I left a cushy life in the fashion industry as Zac Posen’s Director of PR to be part of something way better, something much more inspiring to me— beauty. I gave up front row seats at Fashion Week, celebrity dressing and dinners with Diddy (Zac and Sean were partners at the time) for a career that’s all about helping women on our quest for personal identity. About ten years ago, I took a huge leap of faith to do something that I feel is very powerful—to push beauty from the inside out.

So that’s the feel-good part. Here comes the part where I get sick to my stomach.

The actual beauty industry, the one in which I’m trying to be a major player (I recently grabbed Oprah’s attention with the launch of my new beauty site), actively promotes conformity and self-fear. Our bodies are being micromanaged by men, by women, even by ourselves. Quite often we believe our eyelashes are shockingly short, our lips are problematically thin, and our hair has an unruly attitude (that’s code for curly).

That’s what makes me feel like a hypocrite.

I’m a mom of five: one teenage girl, three boys and one transgender boy. My children are a blend of black American, Swiss-German, Vietnamese, white Canadian and Ghanaian West African. We all look unique—our hair has different textures, our skin has different coloring, and our features don’t match up. I spend a lot of time making sure we all feel individually beautiful yet part of the same team—Mom’s Team. And that’s not easy because if you read magazines or watch television, you may infer that some of us are prettier, innately smarter, naturally more athletic and even more likely to succeed than others, just based on how we look and our born genders.

That’s why I’ve often asked myself the question: Have I attached myself to an industry that goes against everything I believe in?

Here are the questions that keep me up at night: Can I sell beauty goods to my customers (and at the end of each day you can bet my team wants to know just how many units we’ve moved), and not sellout on my family values? Can I believe in diversity while the industry I work in promotes a cookie-cutter image? How do I spread the message that everything worth anything starts from inside the individual while I climb the ladder of beauty-entrepreneur success? If truth be told, my very own overflowing bathroom cabinet might prompt you to ask, “Whose team are you on anyway? Team Narcissist or Team Confidence?” I’m straddling and I know it.

I have a transgender child, Penelope, who pushes my conflict even deeper. Penel was born a girl but solely, consistently and quite loudly identifies as a boy. These days, he’s confident, determined and most of all comfortable with his body. He’s climbed three levels in karate, excels in math, and has formed a rock band with his best mates (he’s on lead guitar and vocals of course). Penel is comfortable with being transgender and being different from his brothers and sister and quite often he tries to help others get comfortable with it, too. “Feel free to call me Jack if the name Penelope makes you uncomfortable,” says my outspoken six-year-old.

Do you know how difficult it was to get him to this point of humor and happiness? Suicide rates are high with young transgender children. Depression and anxiety can be debilitating for kids like my son—even at as young as three-years-old.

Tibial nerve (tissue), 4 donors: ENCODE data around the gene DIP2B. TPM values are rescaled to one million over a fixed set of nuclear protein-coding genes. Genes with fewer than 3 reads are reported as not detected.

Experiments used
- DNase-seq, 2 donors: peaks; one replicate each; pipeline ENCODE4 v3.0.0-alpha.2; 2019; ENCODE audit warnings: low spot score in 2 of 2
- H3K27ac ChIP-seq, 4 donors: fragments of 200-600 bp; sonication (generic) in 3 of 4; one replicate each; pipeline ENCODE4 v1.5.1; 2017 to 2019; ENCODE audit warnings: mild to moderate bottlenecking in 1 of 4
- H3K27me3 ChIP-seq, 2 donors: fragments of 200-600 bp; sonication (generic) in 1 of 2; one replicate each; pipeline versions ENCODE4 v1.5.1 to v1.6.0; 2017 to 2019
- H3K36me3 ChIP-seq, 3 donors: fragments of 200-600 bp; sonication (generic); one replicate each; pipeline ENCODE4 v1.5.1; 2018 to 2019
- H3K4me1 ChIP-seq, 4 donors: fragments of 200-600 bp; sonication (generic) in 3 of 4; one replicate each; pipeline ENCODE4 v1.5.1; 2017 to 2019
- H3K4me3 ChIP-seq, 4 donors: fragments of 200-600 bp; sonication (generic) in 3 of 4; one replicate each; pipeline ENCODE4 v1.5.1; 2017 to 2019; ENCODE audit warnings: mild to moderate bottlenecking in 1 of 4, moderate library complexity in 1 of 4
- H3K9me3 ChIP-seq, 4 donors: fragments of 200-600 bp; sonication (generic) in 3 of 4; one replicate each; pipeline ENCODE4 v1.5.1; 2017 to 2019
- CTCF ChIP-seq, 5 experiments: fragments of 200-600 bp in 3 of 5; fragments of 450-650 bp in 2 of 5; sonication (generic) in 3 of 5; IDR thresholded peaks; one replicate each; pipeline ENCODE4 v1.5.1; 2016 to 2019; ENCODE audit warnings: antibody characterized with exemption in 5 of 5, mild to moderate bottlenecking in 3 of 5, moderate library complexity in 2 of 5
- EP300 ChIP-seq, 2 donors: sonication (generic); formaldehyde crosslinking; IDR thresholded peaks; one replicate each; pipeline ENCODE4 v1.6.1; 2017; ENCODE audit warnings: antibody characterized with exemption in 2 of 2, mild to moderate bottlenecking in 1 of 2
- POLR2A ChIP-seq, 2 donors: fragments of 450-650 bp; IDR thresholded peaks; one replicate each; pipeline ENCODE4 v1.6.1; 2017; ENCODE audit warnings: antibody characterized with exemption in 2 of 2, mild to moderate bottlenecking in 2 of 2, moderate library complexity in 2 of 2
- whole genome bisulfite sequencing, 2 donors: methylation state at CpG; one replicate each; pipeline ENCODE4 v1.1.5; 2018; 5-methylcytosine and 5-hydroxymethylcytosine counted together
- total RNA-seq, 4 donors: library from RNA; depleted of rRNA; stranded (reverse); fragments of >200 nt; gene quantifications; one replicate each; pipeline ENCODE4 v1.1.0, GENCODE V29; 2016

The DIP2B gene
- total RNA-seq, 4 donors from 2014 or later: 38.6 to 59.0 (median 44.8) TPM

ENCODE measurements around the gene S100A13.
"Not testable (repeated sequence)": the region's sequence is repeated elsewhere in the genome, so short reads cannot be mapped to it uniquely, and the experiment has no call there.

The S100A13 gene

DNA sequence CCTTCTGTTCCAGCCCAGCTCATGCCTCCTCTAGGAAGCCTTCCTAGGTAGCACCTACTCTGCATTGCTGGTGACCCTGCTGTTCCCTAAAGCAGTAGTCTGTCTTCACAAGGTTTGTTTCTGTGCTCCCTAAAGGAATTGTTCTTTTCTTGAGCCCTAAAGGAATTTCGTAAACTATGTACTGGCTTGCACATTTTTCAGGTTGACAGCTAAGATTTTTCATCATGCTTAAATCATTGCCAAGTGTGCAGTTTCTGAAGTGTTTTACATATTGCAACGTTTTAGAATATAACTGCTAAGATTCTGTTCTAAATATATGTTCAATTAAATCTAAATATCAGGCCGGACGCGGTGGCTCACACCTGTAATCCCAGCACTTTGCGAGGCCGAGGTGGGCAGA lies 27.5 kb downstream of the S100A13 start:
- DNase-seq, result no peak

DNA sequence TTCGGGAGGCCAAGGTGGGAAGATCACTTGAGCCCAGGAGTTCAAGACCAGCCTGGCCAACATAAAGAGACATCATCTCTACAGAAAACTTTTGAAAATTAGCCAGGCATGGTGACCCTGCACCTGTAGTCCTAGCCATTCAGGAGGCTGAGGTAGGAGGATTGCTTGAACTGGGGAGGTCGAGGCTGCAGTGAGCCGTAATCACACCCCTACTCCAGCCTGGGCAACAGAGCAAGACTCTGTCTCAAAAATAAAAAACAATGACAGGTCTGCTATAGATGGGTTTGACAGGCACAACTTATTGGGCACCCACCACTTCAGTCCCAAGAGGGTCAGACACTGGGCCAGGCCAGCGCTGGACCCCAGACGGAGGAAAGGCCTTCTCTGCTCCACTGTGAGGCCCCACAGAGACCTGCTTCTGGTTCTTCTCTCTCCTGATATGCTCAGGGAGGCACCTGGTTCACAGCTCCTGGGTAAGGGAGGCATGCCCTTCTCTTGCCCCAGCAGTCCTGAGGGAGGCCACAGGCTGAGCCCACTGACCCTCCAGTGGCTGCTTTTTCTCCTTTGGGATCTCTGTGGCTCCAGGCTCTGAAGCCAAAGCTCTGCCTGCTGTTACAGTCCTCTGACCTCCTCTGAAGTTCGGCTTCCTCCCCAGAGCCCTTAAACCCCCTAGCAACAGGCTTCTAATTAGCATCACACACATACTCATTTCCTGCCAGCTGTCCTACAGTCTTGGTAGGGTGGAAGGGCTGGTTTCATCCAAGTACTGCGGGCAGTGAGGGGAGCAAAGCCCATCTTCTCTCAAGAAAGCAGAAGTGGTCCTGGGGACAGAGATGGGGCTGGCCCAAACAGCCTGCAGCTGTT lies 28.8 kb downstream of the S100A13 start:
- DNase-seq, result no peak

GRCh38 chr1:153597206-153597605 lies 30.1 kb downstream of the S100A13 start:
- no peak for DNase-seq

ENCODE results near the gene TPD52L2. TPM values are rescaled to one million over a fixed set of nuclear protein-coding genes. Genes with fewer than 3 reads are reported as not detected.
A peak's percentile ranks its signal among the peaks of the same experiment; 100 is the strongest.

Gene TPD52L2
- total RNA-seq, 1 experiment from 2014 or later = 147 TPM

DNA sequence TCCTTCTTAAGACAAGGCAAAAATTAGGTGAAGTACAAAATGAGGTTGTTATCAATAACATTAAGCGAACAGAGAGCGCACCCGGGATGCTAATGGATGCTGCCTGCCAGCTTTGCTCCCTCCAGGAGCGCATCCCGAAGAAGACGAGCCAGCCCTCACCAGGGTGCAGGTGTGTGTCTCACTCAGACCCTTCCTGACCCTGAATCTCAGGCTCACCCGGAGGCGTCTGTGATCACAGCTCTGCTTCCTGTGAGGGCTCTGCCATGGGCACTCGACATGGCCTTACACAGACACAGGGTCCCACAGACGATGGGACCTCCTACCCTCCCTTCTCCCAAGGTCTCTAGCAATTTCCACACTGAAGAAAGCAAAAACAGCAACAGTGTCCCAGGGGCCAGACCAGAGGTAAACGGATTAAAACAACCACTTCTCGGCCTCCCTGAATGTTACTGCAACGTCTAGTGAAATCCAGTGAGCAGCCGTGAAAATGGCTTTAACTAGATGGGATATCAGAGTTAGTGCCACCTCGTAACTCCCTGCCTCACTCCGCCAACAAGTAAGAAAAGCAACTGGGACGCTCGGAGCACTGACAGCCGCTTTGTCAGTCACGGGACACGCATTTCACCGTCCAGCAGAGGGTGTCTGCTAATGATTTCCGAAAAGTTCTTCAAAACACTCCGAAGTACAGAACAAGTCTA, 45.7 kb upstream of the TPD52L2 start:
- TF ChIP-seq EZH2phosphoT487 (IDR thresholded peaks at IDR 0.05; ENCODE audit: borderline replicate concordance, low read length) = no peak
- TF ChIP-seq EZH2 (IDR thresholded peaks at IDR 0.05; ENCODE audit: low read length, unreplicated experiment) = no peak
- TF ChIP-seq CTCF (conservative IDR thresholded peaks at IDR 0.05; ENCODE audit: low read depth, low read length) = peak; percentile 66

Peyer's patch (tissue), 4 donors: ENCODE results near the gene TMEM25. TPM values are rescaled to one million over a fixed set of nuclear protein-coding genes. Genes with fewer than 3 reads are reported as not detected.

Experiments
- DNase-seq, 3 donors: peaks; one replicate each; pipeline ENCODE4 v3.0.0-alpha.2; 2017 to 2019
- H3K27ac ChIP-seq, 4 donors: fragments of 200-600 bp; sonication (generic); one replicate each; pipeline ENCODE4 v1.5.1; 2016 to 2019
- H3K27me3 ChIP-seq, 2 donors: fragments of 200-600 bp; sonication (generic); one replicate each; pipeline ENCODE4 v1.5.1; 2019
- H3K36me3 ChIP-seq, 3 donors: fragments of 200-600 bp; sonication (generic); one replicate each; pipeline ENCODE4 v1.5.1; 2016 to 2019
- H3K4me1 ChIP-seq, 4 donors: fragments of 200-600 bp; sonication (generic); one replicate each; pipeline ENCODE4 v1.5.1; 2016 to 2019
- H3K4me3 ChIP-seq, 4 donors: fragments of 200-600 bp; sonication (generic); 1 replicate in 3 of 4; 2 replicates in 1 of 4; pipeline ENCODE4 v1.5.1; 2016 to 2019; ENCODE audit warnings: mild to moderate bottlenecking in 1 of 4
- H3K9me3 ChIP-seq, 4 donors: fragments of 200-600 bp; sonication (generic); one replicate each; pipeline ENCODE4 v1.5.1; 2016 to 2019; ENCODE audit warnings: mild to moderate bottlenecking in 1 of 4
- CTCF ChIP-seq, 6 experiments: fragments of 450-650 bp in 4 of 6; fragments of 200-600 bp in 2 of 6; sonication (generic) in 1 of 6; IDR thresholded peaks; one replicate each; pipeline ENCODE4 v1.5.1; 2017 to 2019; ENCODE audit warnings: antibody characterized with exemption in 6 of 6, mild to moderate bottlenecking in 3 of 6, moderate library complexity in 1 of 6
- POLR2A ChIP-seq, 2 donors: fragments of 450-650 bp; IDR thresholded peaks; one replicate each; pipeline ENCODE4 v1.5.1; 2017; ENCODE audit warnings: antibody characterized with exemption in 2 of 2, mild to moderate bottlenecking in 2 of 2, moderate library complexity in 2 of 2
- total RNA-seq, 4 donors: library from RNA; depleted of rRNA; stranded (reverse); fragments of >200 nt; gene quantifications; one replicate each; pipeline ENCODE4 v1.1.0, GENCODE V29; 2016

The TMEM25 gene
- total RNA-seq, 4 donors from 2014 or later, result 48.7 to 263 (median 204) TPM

I had to go deep to make peace with the contradictions. Ironically, my answers came from my kids, who told me, “The outside is really important, Mama.” Whether it’s your hair or your skin or your body that you have a love/hate relationship with—it’s yours to ponder over and (re)discover. Beauty is about just that, exploration and discovery. We embellish, cut, color and contour and then we wipe the slate clean just to try something new in our quest to tap into what matters most: our true feelings about ourselves. We express who we are through our hair, our clothing and even the makeup we choose. And that’s why I love working in beauty.

My family is complex and multi-layered in every way—gender, identity, ethnicity and looks. And I bet I am not alone. Perhaps my story is becoming the norm.

At home, we’ve learned to like our multilayered complexities and we push them forward. In my office, we push the same level of acceptance for women all over the world. I love this quote by Linda Wells, “The more we make the connection to confidence and self-esteem, the more beauty becomes a tool.”

Let our complexities connect us. True stories and authentic brands can lead the way. Leave the scare-tactics to the weirdos who only really care about selling products.

I like to call myself a Beauty Gladiator—I fix my personal dilemmas about beauty, brown skin and kinky hair. And I’m also a mom and a 43-year old woman that wants to raise children that love who they are. I’m hitched to the beauty industry but married to Team Confidence.

Jodie Patterson is the Co-Founder and Chief Creative Officer of DooBop, the premiere online beauty destination for brown women. She is the editor-in-chief of Loudmouth, DooBop’s online magazine and is also the owner of Georgia by Jodie Patterson, a natural skin and hair brand. She was chosen by Dell Computers as one of their “Dell Inspire 100” recipients in 2013. Check her out on Facebook and Twitter at @jodie_GeorgiaNY.

Photo credit: Georgia by Jodie Patterson

Inline image 1

This post originally appeared on xoJane. Republished with permission.

Related Posts Plugin for WordPress, Blogger...

Leave a Reply

This site uses Akismet to reduce spam. Learn how your comment data is processed.